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Breaking records, catching fish and fading professions in 1930
Out of the Morgue
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An engraving shows two children playing on a makeshift teeter totter. In recent decades, these pieces of playground equipment have been removed and replaced with safer toys, so teeter totters which used to be so common are now rare to find. Old-style units were determined to be dangerous and are now found only in old, forgotten playgrounds.

Each week we’ll take a step back into the history of Great Bend through the eyes of reporters past. We’ll reacquaint you with what went into creating the Great Bend of today, and do our best to update you on what “the rest of the story” turned out to be.

This was an uneventful week historically in 1930, but sometimes those are the best weeks for local news. Record high heat and drought were the challenges of the week here in Barton County and around the area. Air conditioning was non-existent, so people got used to it, and a trip to the lake was a welcome respite. Lake Barton was a quick trip from town, so swimming, boating and fishing were easier to manage. Kids, in general, played outside most of the day. Locally, it would be a few decades before television was around to provide distraction, so they had to be creative to avoid boredom.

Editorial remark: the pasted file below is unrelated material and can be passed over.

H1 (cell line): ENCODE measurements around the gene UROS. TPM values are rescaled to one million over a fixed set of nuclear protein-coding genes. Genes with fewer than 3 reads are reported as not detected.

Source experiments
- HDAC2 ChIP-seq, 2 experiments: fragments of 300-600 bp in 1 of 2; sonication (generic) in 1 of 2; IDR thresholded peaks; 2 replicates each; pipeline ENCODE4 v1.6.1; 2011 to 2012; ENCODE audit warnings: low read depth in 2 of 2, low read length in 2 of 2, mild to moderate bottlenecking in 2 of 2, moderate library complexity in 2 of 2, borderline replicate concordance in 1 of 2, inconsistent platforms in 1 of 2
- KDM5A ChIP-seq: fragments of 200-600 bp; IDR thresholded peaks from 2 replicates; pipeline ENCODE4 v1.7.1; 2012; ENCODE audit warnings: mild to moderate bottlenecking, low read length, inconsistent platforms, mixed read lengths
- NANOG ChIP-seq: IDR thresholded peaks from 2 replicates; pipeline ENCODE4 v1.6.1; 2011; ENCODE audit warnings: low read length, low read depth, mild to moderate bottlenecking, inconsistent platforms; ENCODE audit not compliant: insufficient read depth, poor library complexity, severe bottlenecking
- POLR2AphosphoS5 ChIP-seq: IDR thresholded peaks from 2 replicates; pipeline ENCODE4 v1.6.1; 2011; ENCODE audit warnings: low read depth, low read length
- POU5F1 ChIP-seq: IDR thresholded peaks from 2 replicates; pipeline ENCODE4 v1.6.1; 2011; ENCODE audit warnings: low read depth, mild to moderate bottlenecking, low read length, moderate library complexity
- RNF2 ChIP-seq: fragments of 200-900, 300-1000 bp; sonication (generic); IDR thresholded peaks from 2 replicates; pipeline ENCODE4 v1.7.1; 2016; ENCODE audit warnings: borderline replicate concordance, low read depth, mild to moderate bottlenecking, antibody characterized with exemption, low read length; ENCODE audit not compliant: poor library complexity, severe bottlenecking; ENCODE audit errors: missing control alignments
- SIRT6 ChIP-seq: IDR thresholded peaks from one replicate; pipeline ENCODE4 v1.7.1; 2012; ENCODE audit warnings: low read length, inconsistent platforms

Record making and breaking

On Tuesday, July 22, we found a Great Bend Tribune report, “Teetering Record Broken.”

“The teetering record of 7 hours of continuous teetering established by two Hutchinson girls was shattered here last night by Virginia Dodge, 11 and Alma Buntz, 12, who “teeter-tottered” seven hours and twenty-five minutes by the Seth Thomas clock.” 

The reference to Seth Thomas, we learned, was probably meant to underscore the accuracy of the time, as the company itself had a reputation for quality time-pieces, whether they be pocket watches or tower clocks. 

“The young champions mounted the teeter in the yard at the Ed. J. Dodge home, 1603 Williams, at 2:50 yesterday afternoon with grim determination to win a world’s championship in that sport. 

“At 5 o’clock, dinner was announced by Mrs. Dodge, mother of Virginia, present co-holder of the teetering record, but the two aspirants looked not to the right of them nor to the left but teetered on. Whereupon the indulgent mother served dinner to them on pie plates while they teetered.